-- Leona's Hubby
I'm going to take the bank's side on this one. For it to stop payment on the check, the order has to be in place prior to the check being presented for payment. You're blaming the bank for something that was your responsibility, namely to make final payment only after work was completed and inspected.
A bank isn't obligated to cash a check to a noncustomer that was written on one of its accounts, but it isn't prohibited from doing so, either. You almost got lucky when the first branch refused to cash the check, but your luck ran out when the payee presented at another branch and cashed the check.
I'm not sure why the bank offered you a $100 gift card, but it wasn't because it was wrong. That's another questionable decision on your part. That $100 represented 5 percent of the loss that you might have recouped.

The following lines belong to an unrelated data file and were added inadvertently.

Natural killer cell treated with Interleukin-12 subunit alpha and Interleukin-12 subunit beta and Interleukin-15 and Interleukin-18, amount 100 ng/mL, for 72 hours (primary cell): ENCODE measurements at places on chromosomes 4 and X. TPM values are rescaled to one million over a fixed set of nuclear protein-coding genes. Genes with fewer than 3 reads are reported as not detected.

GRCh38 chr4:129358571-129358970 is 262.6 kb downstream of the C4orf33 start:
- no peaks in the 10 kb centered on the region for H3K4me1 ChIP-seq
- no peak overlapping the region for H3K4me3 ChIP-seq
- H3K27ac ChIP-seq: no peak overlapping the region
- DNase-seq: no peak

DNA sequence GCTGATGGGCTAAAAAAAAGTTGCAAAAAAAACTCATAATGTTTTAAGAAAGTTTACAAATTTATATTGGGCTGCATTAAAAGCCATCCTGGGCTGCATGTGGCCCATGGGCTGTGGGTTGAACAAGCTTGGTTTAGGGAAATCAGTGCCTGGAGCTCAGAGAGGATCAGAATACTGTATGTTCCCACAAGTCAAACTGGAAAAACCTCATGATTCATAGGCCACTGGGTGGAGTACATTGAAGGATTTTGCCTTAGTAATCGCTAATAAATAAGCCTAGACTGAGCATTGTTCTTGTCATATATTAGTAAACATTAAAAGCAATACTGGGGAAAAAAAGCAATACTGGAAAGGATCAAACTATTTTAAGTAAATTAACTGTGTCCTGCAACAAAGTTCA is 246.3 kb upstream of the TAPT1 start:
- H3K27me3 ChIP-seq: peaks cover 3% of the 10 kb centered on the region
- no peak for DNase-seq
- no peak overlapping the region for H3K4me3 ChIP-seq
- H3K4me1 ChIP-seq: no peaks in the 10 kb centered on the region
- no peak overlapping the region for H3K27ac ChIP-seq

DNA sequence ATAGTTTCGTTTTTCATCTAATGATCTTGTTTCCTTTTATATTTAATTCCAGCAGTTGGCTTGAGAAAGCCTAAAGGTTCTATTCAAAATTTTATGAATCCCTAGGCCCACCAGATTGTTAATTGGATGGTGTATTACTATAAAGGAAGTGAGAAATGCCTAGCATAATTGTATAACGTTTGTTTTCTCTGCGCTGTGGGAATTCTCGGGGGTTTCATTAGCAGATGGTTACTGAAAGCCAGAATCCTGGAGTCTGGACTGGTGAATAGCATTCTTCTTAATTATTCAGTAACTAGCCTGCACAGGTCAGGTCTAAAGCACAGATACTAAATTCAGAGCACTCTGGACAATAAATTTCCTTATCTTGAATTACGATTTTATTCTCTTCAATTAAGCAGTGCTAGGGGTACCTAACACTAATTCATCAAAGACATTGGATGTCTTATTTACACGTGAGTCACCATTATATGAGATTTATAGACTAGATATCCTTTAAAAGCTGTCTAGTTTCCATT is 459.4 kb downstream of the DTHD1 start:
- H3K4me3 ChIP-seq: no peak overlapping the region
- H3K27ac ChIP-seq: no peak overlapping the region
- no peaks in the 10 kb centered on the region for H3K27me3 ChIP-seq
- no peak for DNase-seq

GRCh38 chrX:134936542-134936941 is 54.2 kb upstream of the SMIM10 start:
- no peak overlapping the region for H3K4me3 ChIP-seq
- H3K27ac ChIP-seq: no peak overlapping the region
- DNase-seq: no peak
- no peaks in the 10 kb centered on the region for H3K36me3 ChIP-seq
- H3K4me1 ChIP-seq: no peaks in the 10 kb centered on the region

Whether writing "final" on the check had any bearing on what you still might owe the contractor is a separate matter. If the contractor comes to you for additional payment, you'd want to take this up with your attorney. I don't think it's going to happen after what you've described.
I don't understand why you aren't chasing down the "contractor" in small claims court instead of trying to pin this on the bank. Maybe it's because he's not licensed, bonded or insured.
It's easy to see why the contractor went straight to the bank to cash the check. He was trying to get the check deposited during the business day. Banks typically have a set time when transactions processed are logged as the current day's business. That cutoff time is often 2 p.m.
Sorry to say that I don't have a ready solution to your problem. But your story should serve as a cautionary tale about only making final payments when work is truly completed.
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